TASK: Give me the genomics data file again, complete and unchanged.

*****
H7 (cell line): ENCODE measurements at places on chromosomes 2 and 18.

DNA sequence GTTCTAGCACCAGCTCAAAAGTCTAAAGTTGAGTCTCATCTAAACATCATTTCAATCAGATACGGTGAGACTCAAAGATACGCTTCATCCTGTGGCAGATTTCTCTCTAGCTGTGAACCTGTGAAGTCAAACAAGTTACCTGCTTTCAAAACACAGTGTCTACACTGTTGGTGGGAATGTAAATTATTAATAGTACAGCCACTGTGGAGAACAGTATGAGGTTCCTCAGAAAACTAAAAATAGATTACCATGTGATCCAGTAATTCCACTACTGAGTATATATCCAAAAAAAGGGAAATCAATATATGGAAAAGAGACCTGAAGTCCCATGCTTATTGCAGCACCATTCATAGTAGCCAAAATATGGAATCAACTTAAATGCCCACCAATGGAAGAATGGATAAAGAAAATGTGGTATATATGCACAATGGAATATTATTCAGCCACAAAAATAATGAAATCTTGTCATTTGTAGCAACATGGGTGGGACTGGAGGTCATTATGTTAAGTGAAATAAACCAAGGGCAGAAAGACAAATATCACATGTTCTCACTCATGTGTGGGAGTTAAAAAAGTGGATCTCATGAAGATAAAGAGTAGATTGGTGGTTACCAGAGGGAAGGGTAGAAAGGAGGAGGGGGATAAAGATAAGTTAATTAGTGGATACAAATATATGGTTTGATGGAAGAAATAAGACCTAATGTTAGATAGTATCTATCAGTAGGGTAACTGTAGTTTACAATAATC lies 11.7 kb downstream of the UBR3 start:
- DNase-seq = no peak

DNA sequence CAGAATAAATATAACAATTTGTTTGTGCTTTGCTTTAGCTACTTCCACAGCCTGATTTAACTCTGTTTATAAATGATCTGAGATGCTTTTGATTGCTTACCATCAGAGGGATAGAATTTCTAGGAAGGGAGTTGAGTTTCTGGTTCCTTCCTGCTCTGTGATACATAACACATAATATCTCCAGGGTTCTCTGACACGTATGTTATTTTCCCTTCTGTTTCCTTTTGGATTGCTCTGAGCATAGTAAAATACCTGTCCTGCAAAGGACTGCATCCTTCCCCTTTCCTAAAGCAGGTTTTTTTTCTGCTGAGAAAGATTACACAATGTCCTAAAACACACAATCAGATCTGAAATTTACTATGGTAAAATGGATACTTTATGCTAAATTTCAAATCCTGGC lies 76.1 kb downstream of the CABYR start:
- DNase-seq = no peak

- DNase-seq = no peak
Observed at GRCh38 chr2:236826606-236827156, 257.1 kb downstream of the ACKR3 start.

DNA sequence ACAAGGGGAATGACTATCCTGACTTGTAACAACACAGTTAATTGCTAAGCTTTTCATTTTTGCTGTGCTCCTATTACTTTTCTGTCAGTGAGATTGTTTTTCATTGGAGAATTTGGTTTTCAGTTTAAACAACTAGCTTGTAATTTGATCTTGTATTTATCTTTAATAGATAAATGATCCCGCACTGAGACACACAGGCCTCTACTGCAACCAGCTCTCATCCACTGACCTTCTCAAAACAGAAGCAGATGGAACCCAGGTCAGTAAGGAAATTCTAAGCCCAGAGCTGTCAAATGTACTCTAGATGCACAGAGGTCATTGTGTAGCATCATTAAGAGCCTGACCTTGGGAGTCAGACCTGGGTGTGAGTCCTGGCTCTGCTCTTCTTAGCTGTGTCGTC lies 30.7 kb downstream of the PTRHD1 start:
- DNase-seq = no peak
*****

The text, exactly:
H7 (cell line): ENCODE measurements at places on chromosomes 2 and 18.

DNA sequence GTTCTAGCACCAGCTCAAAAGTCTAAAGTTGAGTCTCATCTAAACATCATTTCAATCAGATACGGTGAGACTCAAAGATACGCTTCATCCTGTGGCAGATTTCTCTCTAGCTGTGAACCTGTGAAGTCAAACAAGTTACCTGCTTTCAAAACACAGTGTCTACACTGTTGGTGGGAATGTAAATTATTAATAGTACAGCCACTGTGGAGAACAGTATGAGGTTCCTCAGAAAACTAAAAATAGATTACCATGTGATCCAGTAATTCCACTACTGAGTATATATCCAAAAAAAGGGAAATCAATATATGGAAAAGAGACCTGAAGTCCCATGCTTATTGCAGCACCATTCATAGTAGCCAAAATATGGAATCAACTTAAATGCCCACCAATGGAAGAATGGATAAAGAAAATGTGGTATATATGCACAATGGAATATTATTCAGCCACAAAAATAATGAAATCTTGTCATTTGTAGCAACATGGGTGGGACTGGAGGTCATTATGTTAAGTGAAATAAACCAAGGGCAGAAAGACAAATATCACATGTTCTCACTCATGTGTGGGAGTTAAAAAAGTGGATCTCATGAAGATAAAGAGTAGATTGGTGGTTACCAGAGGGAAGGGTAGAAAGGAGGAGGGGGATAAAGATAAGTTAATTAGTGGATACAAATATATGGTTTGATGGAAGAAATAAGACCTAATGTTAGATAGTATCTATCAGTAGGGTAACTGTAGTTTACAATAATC lies 11.7 kb downstream of the UBR3 start:
- DNase-seq = no peak

DNA sequence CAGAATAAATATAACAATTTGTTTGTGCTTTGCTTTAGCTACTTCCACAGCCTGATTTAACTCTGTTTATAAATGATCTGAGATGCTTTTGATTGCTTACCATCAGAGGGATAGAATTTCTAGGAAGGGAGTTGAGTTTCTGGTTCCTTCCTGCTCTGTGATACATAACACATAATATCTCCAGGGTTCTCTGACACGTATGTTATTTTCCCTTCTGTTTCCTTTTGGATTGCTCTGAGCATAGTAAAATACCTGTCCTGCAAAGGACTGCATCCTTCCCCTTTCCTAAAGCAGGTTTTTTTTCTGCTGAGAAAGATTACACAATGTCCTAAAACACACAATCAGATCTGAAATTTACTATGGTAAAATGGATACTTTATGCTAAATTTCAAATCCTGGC lies 76.1 kb downstream of the CABYR start:
- DNase-seq = no peak

- DNase-seq = no peak
Observed at GRCh38 chr2:236826606-236827156, 257.1 kb downstream of the ACKR3 start.

DNA sequence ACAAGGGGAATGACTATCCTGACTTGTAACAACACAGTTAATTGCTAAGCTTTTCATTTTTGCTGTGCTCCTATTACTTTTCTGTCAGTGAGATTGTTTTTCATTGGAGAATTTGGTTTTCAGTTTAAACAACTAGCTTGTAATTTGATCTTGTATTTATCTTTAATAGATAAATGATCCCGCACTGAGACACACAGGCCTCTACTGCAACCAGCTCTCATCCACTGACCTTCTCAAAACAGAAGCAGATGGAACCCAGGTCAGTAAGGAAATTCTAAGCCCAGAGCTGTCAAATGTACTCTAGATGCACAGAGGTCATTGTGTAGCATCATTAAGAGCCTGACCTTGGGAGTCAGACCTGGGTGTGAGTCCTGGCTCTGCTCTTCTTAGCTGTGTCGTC lies 30.7 kb downstream of the PTRHD1 start:
- DNase-seq = no peak